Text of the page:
Incorporating Land Remote Sensing Data into Avian Community Ecology

August 30, 2017
A beautiful day at Crater Lake National Park showing Wizard Island on July 5, 2012, as captured by one of the park’s many visitors.

A beautiful day at Crater Lake National Park showing Wizard Island on July 5, 2012, as captured by one of the park’s many visitors.  

raybouk / / CC by SA 2.0

Ecology can be described as the study of interrelationships between organisms and their environments. As such, ecologists are tasked with gathering data from many different disciplines, sources, and at varying scales in order to successfully study how organisms interact with the environment. Stephens and others (2016) recently highlighted an example of the complexities of ecology by examining how bird species co-exist spatially to form communities in response to their environment in terms of climatic, geographic, and vegetation variables. The authors explore this dynamic at three scales ranging from the entire Klamath ecoregion in Oregon and California down to a specific National Park Service (NPS) unit, including Crater Lake National Park. They use nearly 20,000 point-count surveys of birds in the region, grouped into 29 distinct bird communities, or individual suites of bird species living together on a particular landscape. The authors then examine the correlations between bird communities and 22 different environmental variables. The point-count surveys were collected between 1992 and 2013 during the breeding season, beginning around mid-May in the lower elevations and concluding by mid-July in the higher elevations.
One of the environmental variables used in the study is Fraction of Photosynthetically Active Radiation, or FPAR. FPAR is defined as the fraction of incident photosynthetically active radiation (400-700 nm) absorbed by the green elements of a vegetation canopy. The study used FPAR data derived from measurements collected by the Moderate Resolution Imaging Spectroradiometer (MODIS), located onboard NASA’s Terra and Aqua satellites. MODIS FPAR data have been used to calculate measures such as surface photosynthesis, evapotranspiration, and net primary production. Tying back to the research, this study uses 8-day composite Terra and Aqua Combined MODIS 1,000 meter spatial resolution FPAR data (MCD15A2) as a measure of vegetative productivity for their analysis. Below are a pair of MODIS FPAR images over the region from mid-May and mid-July 2013. Notice the higher FPAR values in shades of green covering areas at lower elevations and near the Pacific Coast, and lower FPAR values further inland and at higher elevations in mid-May. By mid-July, higher elevations in the region, including Crater Lake National Park, are greening, following the pattern of the breeding season for birds.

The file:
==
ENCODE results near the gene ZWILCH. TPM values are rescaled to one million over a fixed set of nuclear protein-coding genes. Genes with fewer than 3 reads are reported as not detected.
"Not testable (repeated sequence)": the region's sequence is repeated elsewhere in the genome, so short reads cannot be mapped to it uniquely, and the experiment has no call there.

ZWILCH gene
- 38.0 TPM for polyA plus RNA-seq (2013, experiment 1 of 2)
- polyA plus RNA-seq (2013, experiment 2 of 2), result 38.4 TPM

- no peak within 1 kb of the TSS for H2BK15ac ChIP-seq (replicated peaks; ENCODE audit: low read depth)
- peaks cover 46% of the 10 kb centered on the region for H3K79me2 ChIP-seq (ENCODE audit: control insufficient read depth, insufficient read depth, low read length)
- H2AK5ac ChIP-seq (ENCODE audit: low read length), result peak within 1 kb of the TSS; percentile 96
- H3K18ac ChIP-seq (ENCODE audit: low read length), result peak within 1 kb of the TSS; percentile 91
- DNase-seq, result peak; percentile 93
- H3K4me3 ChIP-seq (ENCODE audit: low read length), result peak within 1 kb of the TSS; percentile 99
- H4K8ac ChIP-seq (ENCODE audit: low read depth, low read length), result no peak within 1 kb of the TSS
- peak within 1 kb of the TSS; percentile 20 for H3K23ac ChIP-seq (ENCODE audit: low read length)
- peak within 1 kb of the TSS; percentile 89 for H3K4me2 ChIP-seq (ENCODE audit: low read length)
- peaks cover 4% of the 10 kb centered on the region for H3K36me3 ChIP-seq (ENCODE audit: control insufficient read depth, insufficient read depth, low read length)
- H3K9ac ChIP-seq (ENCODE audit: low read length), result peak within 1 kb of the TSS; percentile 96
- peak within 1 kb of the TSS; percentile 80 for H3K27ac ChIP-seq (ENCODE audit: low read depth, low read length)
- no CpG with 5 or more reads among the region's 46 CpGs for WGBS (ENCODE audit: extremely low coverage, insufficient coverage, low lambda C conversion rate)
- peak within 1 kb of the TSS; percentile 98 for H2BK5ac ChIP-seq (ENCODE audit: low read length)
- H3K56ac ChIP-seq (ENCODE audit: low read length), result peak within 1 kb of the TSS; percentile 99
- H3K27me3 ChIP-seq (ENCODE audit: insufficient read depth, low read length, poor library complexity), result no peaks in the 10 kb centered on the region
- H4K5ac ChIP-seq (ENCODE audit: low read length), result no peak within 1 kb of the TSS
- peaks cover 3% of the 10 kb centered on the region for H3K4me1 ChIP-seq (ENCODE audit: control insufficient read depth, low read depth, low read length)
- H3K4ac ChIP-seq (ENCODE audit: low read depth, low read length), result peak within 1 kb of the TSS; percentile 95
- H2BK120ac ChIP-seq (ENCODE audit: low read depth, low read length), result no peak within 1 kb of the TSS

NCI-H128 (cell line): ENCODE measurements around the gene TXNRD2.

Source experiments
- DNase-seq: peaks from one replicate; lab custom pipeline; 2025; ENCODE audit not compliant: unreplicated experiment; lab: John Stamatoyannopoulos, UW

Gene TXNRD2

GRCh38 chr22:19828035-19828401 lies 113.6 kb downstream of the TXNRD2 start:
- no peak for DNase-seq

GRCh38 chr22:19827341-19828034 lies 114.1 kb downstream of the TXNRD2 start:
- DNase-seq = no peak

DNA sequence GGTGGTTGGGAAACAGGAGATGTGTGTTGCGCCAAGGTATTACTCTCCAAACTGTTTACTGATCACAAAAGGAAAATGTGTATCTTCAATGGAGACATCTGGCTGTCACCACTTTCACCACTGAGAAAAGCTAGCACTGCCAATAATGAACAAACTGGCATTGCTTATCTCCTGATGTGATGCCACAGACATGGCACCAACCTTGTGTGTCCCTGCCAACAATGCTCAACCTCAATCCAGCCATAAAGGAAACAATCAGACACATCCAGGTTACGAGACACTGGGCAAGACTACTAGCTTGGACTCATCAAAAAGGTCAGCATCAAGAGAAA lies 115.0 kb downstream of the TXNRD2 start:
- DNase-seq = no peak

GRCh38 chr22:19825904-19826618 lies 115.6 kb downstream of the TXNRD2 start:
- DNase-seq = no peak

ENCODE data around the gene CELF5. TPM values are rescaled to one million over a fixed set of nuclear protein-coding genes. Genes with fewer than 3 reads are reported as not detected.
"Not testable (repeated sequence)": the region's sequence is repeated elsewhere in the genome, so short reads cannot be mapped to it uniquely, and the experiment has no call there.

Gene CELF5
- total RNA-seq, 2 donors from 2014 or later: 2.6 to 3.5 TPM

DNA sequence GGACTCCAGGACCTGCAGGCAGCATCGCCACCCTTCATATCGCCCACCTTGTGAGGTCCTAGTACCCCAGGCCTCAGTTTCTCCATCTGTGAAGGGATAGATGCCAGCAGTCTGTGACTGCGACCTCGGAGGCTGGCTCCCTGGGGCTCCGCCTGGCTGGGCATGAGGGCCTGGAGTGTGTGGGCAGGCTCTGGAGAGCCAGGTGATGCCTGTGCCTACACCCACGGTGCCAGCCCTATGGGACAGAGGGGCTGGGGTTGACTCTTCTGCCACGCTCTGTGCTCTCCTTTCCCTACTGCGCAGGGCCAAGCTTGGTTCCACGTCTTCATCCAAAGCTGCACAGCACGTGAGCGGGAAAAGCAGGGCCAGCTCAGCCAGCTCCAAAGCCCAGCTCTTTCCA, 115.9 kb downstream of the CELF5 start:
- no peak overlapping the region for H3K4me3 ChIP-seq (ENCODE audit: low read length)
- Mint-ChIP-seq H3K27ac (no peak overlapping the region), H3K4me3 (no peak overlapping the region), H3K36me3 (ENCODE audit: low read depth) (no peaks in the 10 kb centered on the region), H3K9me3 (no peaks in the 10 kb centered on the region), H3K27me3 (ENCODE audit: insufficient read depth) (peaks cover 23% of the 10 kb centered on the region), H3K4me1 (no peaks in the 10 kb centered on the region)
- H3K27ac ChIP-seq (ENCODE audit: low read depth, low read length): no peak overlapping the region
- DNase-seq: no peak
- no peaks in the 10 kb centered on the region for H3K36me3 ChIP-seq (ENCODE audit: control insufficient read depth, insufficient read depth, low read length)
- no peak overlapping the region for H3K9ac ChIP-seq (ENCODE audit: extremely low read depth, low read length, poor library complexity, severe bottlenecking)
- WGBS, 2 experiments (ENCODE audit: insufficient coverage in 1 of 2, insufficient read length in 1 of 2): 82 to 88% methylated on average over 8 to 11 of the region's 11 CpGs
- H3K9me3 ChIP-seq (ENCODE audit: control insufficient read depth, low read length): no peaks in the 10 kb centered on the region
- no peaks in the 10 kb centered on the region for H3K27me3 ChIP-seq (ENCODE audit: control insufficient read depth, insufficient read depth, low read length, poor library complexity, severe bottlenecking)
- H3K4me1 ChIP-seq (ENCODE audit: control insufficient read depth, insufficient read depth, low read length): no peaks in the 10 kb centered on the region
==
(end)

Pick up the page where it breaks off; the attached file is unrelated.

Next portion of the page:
Overall, the study finds that vegetation, climate, and geography all interactively drive bird community distributions across the Klamath Ecoregion.  The study concludes that vegetative productivity (measured using FPAR) is important at the Klamath Ecoregion scale, for all six of the NPS units sampled, and for all vegetation cover types except agriculture. At the ecoregion level, the study finds that bird communities were organized along two gradients: (1) elevation, and (2) along a gradient of vegetative productivity and kilometers to any road, which indicates that dense forest cover may be an important factor. These results show the importance of satellite remote sensing data to ecologists who are looking to successfully study how organisms interact with the environment.

FPAR was correlated specifically with bird communities at Crater Lake National Park in southern Oregon. Identifying environmental factors that govern bird communities at the NPS unit scale is important because land management decisions, such as the management of altered disturbance regimes, are carried out at that scale. This information can then be used to inform conservation efforts for both the organisms and the habitats where they reside. The National Park Service must maintain a delicate balance between the mandates to conserve the scenery and wildlife of the parks and to provide people with access both now and for future generations. For more information on how the NPS is using satellite remote sensing data to meet this mandate, be sure to check out Monitoring Phenology in the National Parks.

Author's note: Since the time of publication the MCD15A2 product has been replaced with the MCD15A2H product. 

References: (Author's Note 5/15/2020: At the time of publishing these references were available online, some resources may no longer be available.)

Merriam-Webster, 2017, Ecology, accessed August 15, 2017, at

Stephens, J.L., Dinger, E.C., Alexander, J.D., Mohren, S.R., Ralph, C.J., and Sarr, D.A., 2016, Bird communities and environmental correlates in southern Oregon and northern California, USA: PLoS ONE, v. 11, no. 10, e0163906. [Also available at].

NASA LP DAAC, 2016, Monitoring phenology in the national parks, accessed August 15, 2017, at

NASA LP DAAC, 2014, Leaf Area Index - Fraction of Photosynthetically Active Radiation 8-day L4 global 1km, accessed August 15, 2017, at

NASA LP DAAC, 2015, MODIS Collection 6 (C6) LAI/FPAR product user’s guide, accessed August 15, 2017, at

Material written by Cole Krehbiel1

1 Innovate!, Inc., contractor to the U.S. Geological Survey, Earth Resources Observation and Science (EROS) Center, Sioux Falls, South Dakota, USA. Work performed under USGS contract G15PD00403 for LP DAAC2.

2 LP DAAC Work performed under NASA contract NNG14HH33I.